Donny Lentini’s father, Carlo, is a wannabe mobster, hungry to gain acceptance into the South Philadelphia mob. The crime family, run by Joojy Gaetano, has its fingers in legal and illegal businesses throughout the city. For would-be wiseguys like Carlo, admittance into this elite crew is worth whatever hoops Joojy asks you to jump through. “Nobody but family was trusted. Its wannabes’ wet dream was genuflecting to the young Joojy Gaetano….But when their ship came in, work orders were simple: Do the necessary.” Donny himself is content to win mobsters’ money at the poker table, but he does what he can to look after his starry-eyed father. Carlo gets a promotion, working as a delivery man between Joojy and his Columbia drug connection, Jorge Munoz. A few months into the job, Carlo goes missing, only to be discovered murdered with his hands cut off. Donny vows revenge, but first, he needs to figure out exactly who is responsible. To clear his head, he starts attending AA meetings with some old friends, who also prove helpful allies in his low-key investigation.
“Just when you thought the ‘mob novel’ was a thing of the past, Larcinese’s Death in the Family pulls you back in … all the way.”
Reed Farrel Coleman, NY Times Bestselling Author of What You Break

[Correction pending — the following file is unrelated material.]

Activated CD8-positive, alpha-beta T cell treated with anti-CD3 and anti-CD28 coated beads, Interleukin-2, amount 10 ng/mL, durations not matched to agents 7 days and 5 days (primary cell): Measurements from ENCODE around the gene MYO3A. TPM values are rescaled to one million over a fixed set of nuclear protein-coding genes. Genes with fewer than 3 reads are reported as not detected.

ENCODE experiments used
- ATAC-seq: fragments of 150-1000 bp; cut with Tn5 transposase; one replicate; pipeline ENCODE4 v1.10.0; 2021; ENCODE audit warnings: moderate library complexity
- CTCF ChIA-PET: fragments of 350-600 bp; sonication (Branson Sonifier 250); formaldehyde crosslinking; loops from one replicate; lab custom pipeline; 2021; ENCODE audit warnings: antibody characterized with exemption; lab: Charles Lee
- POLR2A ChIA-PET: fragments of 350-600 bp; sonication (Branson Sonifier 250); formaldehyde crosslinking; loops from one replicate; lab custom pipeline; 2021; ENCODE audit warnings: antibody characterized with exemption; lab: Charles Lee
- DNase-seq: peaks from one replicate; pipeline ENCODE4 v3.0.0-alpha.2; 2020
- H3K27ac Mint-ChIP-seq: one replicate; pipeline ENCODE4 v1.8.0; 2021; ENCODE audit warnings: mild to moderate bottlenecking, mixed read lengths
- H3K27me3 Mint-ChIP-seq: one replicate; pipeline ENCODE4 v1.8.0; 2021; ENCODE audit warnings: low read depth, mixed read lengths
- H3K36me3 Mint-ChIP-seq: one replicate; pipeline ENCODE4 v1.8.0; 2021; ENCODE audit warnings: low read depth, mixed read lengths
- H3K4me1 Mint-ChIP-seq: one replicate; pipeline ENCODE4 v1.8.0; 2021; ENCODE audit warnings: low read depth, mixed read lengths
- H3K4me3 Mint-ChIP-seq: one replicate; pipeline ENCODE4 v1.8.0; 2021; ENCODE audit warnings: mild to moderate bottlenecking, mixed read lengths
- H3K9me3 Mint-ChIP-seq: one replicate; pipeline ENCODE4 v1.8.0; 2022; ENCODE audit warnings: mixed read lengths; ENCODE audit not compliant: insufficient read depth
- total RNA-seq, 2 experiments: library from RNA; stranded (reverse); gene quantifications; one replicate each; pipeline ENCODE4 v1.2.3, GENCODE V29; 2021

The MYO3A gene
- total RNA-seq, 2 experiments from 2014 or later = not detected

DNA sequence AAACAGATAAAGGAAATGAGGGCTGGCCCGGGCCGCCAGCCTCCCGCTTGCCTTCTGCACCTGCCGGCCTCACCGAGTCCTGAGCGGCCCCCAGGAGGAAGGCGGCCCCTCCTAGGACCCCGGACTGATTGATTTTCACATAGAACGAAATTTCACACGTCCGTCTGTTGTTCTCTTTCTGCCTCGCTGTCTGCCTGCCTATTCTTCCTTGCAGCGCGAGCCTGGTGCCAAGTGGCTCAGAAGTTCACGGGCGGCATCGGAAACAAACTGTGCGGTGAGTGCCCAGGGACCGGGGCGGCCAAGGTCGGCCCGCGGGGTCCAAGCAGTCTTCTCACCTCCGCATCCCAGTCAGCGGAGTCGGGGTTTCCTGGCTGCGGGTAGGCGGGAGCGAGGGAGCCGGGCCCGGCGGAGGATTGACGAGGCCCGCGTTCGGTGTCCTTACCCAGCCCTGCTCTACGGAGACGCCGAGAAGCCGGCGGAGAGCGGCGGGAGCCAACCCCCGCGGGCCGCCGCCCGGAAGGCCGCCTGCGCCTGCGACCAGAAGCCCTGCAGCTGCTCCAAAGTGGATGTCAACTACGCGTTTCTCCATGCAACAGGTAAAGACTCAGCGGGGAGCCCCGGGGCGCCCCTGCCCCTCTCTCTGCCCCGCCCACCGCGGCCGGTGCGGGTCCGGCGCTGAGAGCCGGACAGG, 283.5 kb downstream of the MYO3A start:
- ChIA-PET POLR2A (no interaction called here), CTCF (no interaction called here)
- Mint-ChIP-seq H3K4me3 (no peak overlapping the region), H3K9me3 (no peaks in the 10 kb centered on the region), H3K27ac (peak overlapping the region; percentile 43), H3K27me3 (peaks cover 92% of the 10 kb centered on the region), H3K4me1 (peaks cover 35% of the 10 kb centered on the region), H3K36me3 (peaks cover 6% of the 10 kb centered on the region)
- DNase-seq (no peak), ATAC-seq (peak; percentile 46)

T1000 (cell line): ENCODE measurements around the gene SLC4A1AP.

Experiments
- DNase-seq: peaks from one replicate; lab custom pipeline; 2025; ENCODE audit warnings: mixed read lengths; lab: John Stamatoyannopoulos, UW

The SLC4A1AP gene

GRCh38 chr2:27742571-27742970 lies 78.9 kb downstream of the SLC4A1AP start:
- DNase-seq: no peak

“This novel, both hard boiled and deeply noir, has all the pulp fiction energy of other Philadelphia based crime writers: Mc Givern, Goodis, Shubin, Spicer, Lashner, Lopez, and Swierczynski.”
Jay A Gertzman, author of Pulp According to David Goodis
“A helluva ride through the mob-controlled streets of South Philly. Raw and real. Larcinese delivers action, insights and prose that rivals a capo’s memoir. (I could be convinced the author is a made man.) Donny Lentini abides by his mother, his smart-guy MBA working both for and against him as he delivers vengeance on her behalf that pales versus the losses that so many in the life will ultimately experience. Intense page-turner.”
Chris Bauer, thriller author (Jane’s Baby, Binge Killer, Hiding Among the Dead, Scars on the Face of God)
“(Larcinese) manages to bring 1980s Philadelphia and its environs to life in all their gritty, garish glory, and the specificity of the plot—which is rooted in petty schemes and damaged psychologies—helps to ground it in reality. (He)…leans into it with brio…and is by no means reinventing the wheel, but fans of mobster novels will enjoy this…take on the genre. A fun, energetic, Philadelphia-set Mafia caper.”